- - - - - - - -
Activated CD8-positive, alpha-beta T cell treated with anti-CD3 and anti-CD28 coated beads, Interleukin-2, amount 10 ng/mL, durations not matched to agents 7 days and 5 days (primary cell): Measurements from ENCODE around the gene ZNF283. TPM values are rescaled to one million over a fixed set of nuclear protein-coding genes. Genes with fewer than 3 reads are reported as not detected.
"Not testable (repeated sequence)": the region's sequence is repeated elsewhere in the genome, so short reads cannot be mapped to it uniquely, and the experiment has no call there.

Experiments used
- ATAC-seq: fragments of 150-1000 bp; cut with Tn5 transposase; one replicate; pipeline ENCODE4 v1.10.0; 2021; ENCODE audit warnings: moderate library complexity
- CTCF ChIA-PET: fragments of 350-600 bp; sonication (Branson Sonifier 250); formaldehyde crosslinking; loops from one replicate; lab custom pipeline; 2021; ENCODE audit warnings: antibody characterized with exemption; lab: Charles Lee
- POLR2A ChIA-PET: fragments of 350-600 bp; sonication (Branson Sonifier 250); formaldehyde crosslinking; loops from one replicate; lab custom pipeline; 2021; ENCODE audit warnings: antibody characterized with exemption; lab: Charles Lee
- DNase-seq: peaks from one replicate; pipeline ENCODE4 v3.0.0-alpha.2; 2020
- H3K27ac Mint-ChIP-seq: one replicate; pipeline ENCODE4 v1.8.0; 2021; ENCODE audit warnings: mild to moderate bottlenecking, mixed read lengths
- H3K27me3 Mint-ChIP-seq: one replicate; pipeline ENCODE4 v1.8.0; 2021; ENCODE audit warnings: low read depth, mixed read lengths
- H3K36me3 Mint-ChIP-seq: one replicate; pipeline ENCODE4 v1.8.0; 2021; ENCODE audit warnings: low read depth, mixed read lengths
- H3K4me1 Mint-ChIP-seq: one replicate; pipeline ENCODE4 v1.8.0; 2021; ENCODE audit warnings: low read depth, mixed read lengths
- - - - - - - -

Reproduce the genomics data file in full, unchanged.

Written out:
Activated CD8-positive, alpha-beta T cell treated with anti-CD3 and anti-CD28 coated beads, Interleukin-2, amount 10 ng/mL, durations not matched to agents 7 days and 5 days (primary cell): Measurements from ENCODE around the gene ZNF283. TPM values are rescaled to one million over a fixed set of nuclear protein-coding genes. Genes with fewer than 3 reads are reported as not detected.
"Not testable (repeated sequence)": the region's sequence is repeated elsewhere in the genome, so short reads cannot be mapped to it uniquely, and the experiment has no call there.

Experiments used
- ATAC-seq: fragments of 150-1000 bp; cut with Tn5 transposase; one replicate; pipeline ENCODE4 v1.10.0; 2021; ENCODE audit warnings: moderate library complexity
- CTCF ChIA-PET: fragments of 350-600 bp; sonication (Branson Sonifier 250); formaldehyde crosslinking; loops from one replicate; lab custom pipeline; 2021; ENCODE audit warnings: antibody characterized with exemption; lab: Charles Lee
- POLR2A ChIA-PET: fragments of 350-600 bp; sonication (Branson Sonifier 250); formaldehyde crosslinking; loops from one replicate; lab custom pipeline; 2021; ENCODE audit warnings: antibody characterized with exemption; lab: Charles Lee
- DNase-seq: peaks from one replicate; pipeline ENCODE4 v3.0.0-alpha.2; 2020
- H3K27ac Mint-ChIP-seq: one replicate; pipeline ENCODE4 v1.8.0; 2021; ENCODE audit warnings: mild to moderate bottlenecking, mixed read lengths
- H3K27me3 Mint-ChIP-seq: one replicate; pipeline ENCODE4 v1.8.0; 2021; ENCODE audit warnings: low read depth, mixed read lengths
- H3K36me3 Mint-ChIP-seq: one replicate; pipeline ENCODE4 v1.8.0; 2021; ENCODE audit warnings: low read depth, mixed read lengths
- H3K4me1 Mint-ChIP-seq: one replicate; pipeline ENCODE4 v1.8.0; 2021; ENCODE audit warnings: low read depth, mixed read lengths